For the last four years, I’ve been unable to settle to my own satisfaction the question of what poses the greater internal threat to the United States: the Presidency of Donald Trump, or the growing influence of Critical Social Justice Theory (CSJT). However, with Biden’s win now confirmed, my dilemma is resolved: with Trump on the way out, the threat he posed will soon disappear (or at least diminish considerably); with Biden on his way in, the threat posed by CSJT will become the greatest internal threat to American democracy.
As James Lindsay has recently noted, despite his official stance as a moderate Democrat, Biden has proven himself willing to pander to the radical left. The most disturbing indication of this, to my mind, is his having singled-out the eradication of so-called “systemic racism” as a central priority of his presidency. This suggests that he himself accepts some dimensions of the CSJT framework, which demands that we explain every disparity with a pronounced racial dimension as a manifestation of “systemic racism.” Biden’s hot-take on the Capitol protest-turned-riot/insurgency of this past Wednesday reveals just how far this has become the lens through which Biden himself sees the world. Taking a cue from his college-aged granddaughter, Biden insinuated that the differences in law-enforcement response between the BLM protests of last June and Wednesday’s pro-Trump criminality were due to “systemic racism,” saying:
No one can tell me that if it had been a group of Black Lives Matter protesting yesterday, they wouldn’t have been treated very, very differently than the mob of thugs that stormed the Capitol. We all know that’s true…
But do we?
Biden’s comment was prompted in part by a photo showing members of the National Guard lining the steps of the Lincoln Memorial during June’s BLM protests in a militaristic show of force. This is significant, because multiple news sources reported shortly after the event that the Capitol Police, who have jurisdiction at the Capitol building, refused offers of assistance from the National Guard in days prior to Jan. 6, in part because they had taken heed of criticisms leveled at law enforcement during the BLM protests and did not want to be subject to the same criticisms – in other words, they decided to enact exactly the kinds of changes in their approach to policing that the BLM protesters wanted. Suppose for a moment that this is part of the truth – the part that most directly explains why there was no show of force on par with what we saw in June. Where’s the racism in that?
Suppose that it had been BLM protestors at the Capitol yesterday, and that authorities had exactly the same level of advance warning that they, rather than a pro-Trump mob, would be there. Would the Capitol Police have reversed course and planned to have the National Guard present? If we accept that they were driven to take a different approach by a desire to avoid the mistakes and criticisms that accompanied the June BLM protests, the reasonable inference is that they would not have done anything differently.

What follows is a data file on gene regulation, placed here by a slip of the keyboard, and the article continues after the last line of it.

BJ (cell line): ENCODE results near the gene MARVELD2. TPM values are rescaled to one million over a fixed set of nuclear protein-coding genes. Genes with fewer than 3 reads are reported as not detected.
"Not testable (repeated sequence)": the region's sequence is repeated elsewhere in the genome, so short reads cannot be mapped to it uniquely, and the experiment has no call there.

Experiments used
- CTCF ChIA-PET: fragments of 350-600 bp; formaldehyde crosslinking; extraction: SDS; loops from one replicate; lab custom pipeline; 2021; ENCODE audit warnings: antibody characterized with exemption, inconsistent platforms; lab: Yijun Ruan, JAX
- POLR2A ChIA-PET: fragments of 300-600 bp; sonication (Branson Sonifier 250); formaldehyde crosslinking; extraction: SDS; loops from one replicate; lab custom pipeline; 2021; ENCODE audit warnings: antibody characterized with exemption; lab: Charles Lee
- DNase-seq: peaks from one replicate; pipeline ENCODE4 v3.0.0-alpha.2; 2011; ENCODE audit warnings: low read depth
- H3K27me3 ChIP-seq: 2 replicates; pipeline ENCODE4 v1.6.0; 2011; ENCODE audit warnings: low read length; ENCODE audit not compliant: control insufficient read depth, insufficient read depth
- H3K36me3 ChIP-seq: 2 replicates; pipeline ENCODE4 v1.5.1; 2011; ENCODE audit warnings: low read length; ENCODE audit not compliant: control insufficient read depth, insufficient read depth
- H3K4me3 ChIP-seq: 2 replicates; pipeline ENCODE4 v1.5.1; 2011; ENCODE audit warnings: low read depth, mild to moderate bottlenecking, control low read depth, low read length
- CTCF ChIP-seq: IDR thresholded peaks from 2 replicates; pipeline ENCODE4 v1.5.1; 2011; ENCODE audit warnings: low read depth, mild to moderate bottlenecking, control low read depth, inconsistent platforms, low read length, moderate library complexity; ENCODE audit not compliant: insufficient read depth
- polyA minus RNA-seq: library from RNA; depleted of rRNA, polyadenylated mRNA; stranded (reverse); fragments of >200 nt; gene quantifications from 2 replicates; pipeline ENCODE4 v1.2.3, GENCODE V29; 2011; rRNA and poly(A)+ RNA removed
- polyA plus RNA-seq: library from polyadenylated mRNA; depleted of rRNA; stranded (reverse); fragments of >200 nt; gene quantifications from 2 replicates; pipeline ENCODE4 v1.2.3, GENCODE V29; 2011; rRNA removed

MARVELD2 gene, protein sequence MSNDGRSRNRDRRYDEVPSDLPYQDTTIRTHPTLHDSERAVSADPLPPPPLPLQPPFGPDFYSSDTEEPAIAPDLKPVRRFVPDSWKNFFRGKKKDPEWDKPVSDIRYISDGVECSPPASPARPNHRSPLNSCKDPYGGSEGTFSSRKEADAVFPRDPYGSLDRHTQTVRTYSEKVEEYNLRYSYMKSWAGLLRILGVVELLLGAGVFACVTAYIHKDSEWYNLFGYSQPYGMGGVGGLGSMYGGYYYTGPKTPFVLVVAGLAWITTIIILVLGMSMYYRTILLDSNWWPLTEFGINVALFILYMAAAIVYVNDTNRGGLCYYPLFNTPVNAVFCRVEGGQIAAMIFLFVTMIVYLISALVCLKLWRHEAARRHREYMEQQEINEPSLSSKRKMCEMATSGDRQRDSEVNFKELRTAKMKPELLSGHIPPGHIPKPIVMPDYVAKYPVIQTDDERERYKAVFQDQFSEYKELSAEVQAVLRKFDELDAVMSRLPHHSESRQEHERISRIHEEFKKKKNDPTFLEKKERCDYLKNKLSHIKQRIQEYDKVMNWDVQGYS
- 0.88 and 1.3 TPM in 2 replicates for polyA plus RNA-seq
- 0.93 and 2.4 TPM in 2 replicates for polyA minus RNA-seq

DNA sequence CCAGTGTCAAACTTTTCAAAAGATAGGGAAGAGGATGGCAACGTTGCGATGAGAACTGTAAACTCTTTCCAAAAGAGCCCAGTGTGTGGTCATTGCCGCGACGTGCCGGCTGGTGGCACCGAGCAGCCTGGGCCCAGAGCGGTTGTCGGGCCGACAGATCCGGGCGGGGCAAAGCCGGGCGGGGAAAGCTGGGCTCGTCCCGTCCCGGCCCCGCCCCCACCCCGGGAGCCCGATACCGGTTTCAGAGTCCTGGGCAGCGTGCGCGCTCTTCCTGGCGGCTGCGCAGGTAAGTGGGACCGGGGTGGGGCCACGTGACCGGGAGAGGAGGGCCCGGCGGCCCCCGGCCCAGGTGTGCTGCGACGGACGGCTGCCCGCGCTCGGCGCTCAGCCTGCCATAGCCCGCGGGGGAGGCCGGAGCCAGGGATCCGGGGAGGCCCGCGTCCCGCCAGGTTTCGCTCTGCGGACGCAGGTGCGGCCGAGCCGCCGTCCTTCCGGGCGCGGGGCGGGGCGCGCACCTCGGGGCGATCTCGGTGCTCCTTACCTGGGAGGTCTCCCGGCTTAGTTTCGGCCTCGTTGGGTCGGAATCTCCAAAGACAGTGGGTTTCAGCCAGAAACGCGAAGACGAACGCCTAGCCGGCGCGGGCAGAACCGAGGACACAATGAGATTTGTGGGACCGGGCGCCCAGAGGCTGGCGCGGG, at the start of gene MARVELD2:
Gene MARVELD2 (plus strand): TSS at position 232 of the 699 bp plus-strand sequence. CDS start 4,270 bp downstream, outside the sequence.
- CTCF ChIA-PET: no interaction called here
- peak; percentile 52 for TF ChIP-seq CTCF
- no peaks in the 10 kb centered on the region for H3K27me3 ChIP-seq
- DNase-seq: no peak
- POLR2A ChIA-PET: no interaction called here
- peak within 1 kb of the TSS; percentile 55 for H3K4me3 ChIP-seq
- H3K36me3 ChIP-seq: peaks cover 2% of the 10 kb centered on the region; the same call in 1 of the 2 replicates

In fact, this is just one of a host of differences between the June and January events which stand as confounding variables to the inference that the different responses were due to race-related differences in the two causes and the two crowds supporting them. To name just a few obvious differences beyond black vs. white, it was reasonable to suppose, in advance of violence breaking out in either case, that BLM protesters are predominantly politically left, anti-Trump, and have a negative view of law-enforcement, while Wednesday’s group was politically right, pro-Trump, and pro law-enforcement. Suppose the fact that conservatives are characteristically more committed to law and order, and to upholding our traditions and institutions, lulled the Capitol Police into a false sense of security. Or suppose the fact that Wednesday’s group was a pro-Trump crowd explains why Trump refused emergency requests to send in the National Guard after violence erupted. Where’s the racism in either of these scenarios?
Of course, many will reject such explanations for the difference in approach. But why? Until more is known, shouldn’t we give the Capitol Police the benefit of the doubt? Shouldn’t we accept people’s explanations for their actions unless we have strong reason to doubt that their explanations are true? Shouldn’t we consider all reasonable explanations before concluding that racism is the real explanation? Not according to CSJT, which teaches people to assume and dogmatically defend race- or other oppressed-class-based explanations while dismissing alternative explanations as oppressive power-plays by those invested in the very systems of oppression that CSJT assumes both to exist, and to be the fundamental realties in which we live and move and have our being.
When Biden’s granddaughter texted him “a little over an hour and a half after the chaos started,” on Wednesday, she said of the differential response to the rioters “Pop, This isn’t fair.” In fact, what isn’t fair is cynically assuming the worst about people when there are reasonable alternative interpretations readily available. This is exactly what those “cynical theories” of the CSJ family teach people to do, and it is exactly what Biden did in automatically construing this as a manifestation of “systemic racism.”